The economy of Russia is a lot better now than it was 10 years ago, mostly because the price of oil is up. Suppose the bottom were to drop out of the price of oil; people in Russia might return to the chaotic situation that they had, or at least to a lower standard of living. But even now, compared to a lot of economies, the Russian standard of living -- it’s high compared to what it was in the '90s or even during the Soviet era -- is surely not high compared to Portugal, as an example. And I pick Portugal out, because one time Putin was quoted as saying that it would be 10 years before the economy of Russia rose to the level of the little country of Portugal, as an example.
So I would plead with the people in Russia that they should desire more political freedom, that they should not choose short-term economic well-being and stability over the long-term good that political freedom will bring to enhance the economy.
Partner Or Foe?
RFE/RL: There’s been a chill in relations between Washington and Moscow lately -- partly because of what’s seen as President Putin’s backsliding on democracy. What kind of relations should the United States have with Russia? Do you see Moscow as a partner or foe?
Grassley: I don't see them as a foe today because I don't think they're strong enough to be a foe. And maybe during the time we considered them a foe, during the Soviet era -- particularly during the latter part of that era -- they were probably not as strong as we thought they were. And that's why when the pope and [Ronald] Reagan decided that they were going to take on the cause of democracy in Eastern Europe, as well as Russia, it may have brought down the Berlin Wall, the Iron Curtain, and the Soviet system faster that we thought they would.
But whatever it is, that relationship should be continued. But I don't think we should mislead Putin and other Russians that we're going to be satisfied with the re-Sovietization of the country. Because I think that a police state, in itself, is bad if you're fighting for civil rights, if you're fighting for liberty. And lastly, I think that we need to make clear that we're not going to be fooled by Putin as we were maybe when [U.S. President George W.] Bush first visited him. If I were to look in Putin’s eyes today, I would see the KGB and I would see the Soviet system evolving again.
RFE/RL: It seems everyone in the United States agrees on the importance of “soft power” in democracy promotion, to complement America’s military might. The war on terror, many believe, won’t be won on the battlefield alone -- hearts and minds have to be conquered too. But some people point out that when you look at the numbers, the dollars aren’t there to back the intentions. Almost all the money still gets spent on the military and when it comes to democracy promotion, be it in the form of foreign broadcasting, or opening U.S. cultural centers, or offering scholarships to foreign students, or boosting foreign language studies for Americans -- the funds are very low. Do you agree?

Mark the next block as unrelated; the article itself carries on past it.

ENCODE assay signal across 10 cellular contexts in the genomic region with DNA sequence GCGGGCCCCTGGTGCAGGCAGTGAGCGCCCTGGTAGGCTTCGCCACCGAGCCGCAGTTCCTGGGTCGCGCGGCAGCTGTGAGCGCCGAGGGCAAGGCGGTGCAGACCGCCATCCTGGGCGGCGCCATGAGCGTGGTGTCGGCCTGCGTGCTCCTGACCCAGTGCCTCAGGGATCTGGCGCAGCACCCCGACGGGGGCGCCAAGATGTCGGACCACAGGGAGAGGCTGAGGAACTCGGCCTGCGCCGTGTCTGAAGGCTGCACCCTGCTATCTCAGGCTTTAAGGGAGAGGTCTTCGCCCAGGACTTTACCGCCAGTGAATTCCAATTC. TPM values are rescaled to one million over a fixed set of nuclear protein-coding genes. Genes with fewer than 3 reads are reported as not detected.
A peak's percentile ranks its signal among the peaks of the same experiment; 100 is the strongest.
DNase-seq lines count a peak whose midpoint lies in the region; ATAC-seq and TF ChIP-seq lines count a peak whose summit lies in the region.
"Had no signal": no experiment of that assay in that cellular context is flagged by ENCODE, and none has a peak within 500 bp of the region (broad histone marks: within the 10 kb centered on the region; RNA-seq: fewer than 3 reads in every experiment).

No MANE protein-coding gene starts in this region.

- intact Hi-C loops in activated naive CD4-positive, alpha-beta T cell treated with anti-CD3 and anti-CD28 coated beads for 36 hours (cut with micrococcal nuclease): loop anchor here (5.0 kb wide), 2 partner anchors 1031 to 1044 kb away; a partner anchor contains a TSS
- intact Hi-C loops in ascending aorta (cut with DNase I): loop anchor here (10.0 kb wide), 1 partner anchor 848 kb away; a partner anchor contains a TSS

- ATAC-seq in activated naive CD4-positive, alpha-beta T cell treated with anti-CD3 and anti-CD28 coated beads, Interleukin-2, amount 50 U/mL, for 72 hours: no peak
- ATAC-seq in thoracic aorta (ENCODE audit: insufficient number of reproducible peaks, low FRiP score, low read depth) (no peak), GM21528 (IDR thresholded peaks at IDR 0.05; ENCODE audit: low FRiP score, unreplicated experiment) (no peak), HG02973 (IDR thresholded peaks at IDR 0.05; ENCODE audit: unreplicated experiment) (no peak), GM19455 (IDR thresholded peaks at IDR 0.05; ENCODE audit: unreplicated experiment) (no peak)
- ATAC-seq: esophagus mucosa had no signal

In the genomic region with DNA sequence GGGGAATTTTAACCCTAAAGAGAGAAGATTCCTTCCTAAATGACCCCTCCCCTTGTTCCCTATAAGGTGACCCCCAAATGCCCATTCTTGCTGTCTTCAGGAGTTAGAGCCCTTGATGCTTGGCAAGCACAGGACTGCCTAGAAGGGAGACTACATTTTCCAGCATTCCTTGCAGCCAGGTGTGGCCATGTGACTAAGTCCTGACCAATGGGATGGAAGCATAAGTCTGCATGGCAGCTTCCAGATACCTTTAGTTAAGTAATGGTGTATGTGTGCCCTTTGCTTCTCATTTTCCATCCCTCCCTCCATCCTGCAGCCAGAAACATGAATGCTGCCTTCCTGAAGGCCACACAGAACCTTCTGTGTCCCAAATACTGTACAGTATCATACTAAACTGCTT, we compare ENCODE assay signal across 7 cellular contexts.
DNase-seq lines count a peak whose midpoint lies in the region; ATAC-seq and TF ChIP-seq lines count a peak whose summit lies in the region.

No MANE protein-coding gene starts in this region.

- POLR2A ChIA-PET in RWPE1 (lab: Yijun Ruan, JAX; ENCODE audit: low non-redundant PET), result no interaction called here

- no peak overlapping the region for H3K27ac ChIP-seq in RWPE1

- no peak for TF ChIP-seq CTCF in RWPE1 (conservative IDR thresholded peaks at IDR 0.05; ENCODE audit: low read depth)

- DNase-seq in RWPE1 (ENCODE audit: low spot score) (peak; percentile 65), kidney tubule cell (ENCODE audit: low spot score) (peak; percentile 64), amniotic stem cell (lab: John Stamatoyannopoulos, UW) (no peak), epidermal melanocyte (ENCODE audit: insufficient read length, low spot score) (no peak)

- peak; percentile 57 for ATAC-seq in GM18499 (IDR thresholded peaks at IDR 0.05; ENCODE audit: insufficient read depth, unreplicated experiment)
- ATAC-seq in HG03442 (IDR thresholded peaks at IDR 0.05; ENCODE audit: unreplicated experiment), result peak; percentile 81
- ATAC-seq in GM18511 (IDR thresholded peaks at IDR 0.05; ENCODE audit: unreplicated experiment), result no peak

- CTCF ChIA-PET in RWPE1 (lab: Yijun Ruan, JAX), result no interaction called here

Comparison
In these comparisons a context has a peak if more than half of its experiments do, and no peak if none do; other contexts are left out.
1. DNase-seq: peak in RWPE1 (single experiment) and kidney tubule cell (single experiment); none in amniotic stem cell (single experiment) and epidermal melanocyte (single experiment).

Grassley: If you look at the fact that we're spending so much on the military now and appropriations like Radio Free Europe have been flat for the last 10 years -- basically flat -- you're absolutely right. If we had not had the war on terror, if we had not had Iraq and Afghanistan, I don't know whether the disparity would be so bad. My next sentence is not to disagree with you, but to state a principle, which I very much believe in. When it comes to whether you have too much defense spending or not enough, everybody thinks in terms of defense spending being for war and the liking of war. I start out with the premise that our military budget is to defend our country and if you're strong to defend your country, you're going to have more peace. And the more peace you have, the more you're going to be able to spend on non-defense things, as a matter of resources.
That doesn't justify any [particular] level of defense expenditure. I'm not trying to say that. I'm just trying to say that you have to think about the No. 1 responsibility of the Federal government, which is peace.
Now, regarding things [other than defense] we spend on -- Radio Free Europe etc....are very much a part of it. When I look at the debate on Iran, for instance, are we spending enough there? Are we encouraging the young people enough to revolt, as an example? Because there’s a real philosophy that young people are very fed up, that they’re ready for something new and we aren’t doing enough to promote that through the soft approach. I’m not in the middle of that political debate in Washington, but quite frankly, I don’t think we’re doing enough. If we could spend another $100 million on a soft approach in Iran, it would probably take care of a lot of stuff we’re going to have to spend in the future militarily.
U.S. Senator Craig Says Democracy Is Universal Value
U.S. Senator Larry Craig at RFE/RL